The University of Southern Indiana held a public hearing on tuition increases on Monday, May 23, 2011, as required by state law, to introduce rates for the next biennial cycle following the approval of Indiana’s budget for the next two years. The rates and fee structure will be approved and finalized at the next USI Board of Trustees meeting in July. The hearing reminds and challenges the public to heed the value of a degree beyond dollars and cents.
Parents and students must realize the scope of services provided to them by their tuition dollars. With the rising cost of books, transportation, housing, and food, some may find it hard to budget and rationalize increased tuition. Institutions of higher education are in the business of preparing the next generation of employees and community leaders. Much institutional funding is based upon completion and graduation rates so it is in the best interest of the institution to promote student success. Free tutoring services, career and internship placements, recreational facilities and academic advising are more than marketing ploys for prospective students; they are tools to enhance student achievement. Once enrolled at the university, students have the opportunity to utilize an abundance of free support services.
Tuition dollars are used to strengthen these services by hiring faculty and staff, upgrading technology, and purchasing resources. One instance of this occurs at the Jasper Campus of Vincennes University where a portion of student fees is dedicated to providing scholarships, leadership training, and free career skills enhancement for its students. For example, students can get free lunch and personal development training at monthly Lunch-and-Learn series through its Career Center. Increasing tuition and fees often result and are dedicated to enhancing service to students in higher education.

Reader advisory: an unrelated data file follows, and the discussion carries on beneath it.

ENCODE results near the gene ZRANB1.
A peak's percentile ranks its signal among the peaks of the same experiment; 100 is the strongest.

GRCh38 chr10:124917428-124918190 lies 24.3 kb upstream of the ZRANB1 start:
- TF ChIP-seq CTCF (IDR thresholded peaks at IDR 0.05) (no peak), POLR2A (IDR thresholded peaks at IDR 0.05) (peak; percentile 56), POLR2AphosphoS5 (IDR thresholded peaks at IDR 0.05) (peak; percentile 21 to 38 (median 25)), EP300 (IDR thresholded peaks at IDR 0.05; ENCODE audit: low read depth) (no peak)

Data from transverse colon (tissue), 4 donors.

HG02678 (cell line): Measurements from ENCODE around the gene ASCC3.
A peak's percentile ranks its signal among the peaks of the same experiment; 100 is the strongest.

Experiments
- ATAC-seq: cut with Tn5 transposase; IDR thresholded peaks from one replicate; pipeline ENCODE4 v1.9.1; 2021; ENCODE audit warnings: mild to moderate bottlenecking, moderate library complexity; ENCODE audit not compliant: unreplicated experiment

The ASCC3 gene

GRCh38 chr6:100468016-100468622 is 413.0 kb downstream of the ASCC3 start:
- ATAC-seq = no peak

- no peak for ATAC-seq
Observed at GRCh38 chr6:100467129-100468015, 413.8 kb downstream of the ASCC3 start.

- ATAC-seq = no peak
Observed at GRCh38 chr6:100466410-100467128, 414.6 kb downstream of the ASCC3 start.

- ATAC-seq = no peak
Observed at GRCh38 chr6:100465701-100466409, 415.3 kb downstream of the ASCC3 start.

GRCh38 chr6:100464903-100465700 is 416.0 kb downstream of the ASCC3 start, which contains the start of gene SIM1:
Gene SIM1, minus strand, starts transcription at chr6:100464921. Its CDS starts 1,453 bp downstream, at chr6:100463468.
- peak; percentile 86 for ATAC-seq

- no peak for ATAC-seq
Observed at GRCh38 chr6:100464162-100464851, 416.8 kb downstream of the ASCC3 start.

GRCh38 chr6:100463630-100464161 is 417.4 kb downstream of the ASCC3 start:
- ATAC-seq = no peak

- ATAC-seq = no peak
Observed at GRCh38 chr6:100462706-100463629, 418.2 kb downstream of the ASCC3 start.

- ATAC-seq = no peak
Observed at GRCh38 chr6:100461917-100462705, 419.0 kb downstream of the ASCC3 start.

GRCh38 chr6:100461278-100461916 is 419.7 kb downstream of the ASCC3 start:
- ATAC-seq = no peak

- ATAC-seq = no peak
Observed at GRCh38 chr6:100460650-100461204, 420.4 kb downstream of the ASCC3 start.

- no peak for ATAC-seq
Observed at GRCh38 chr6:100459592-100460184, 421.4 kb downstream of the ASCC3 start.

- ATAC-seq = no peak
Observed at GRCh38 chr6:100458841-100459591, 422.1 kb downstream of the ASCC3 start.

Some students have enrolled in less expensive academic programs until the economy improves, but the transfer may not pay off in the long run. Many of these cheaper academic programs lack sufficient support for student to succeed so the low overhead results in lower tuition. If a student intends to transfer to another institution upon the improvement of the economy, he or she must proactively ensure the credits will transfer or risk losing the investment.
Students and parents must weigh their options when faced with larger tuition bills. Instead of focusing on the increase, students should expand their appreciation to include the plethora of free support services offered them at their institution.
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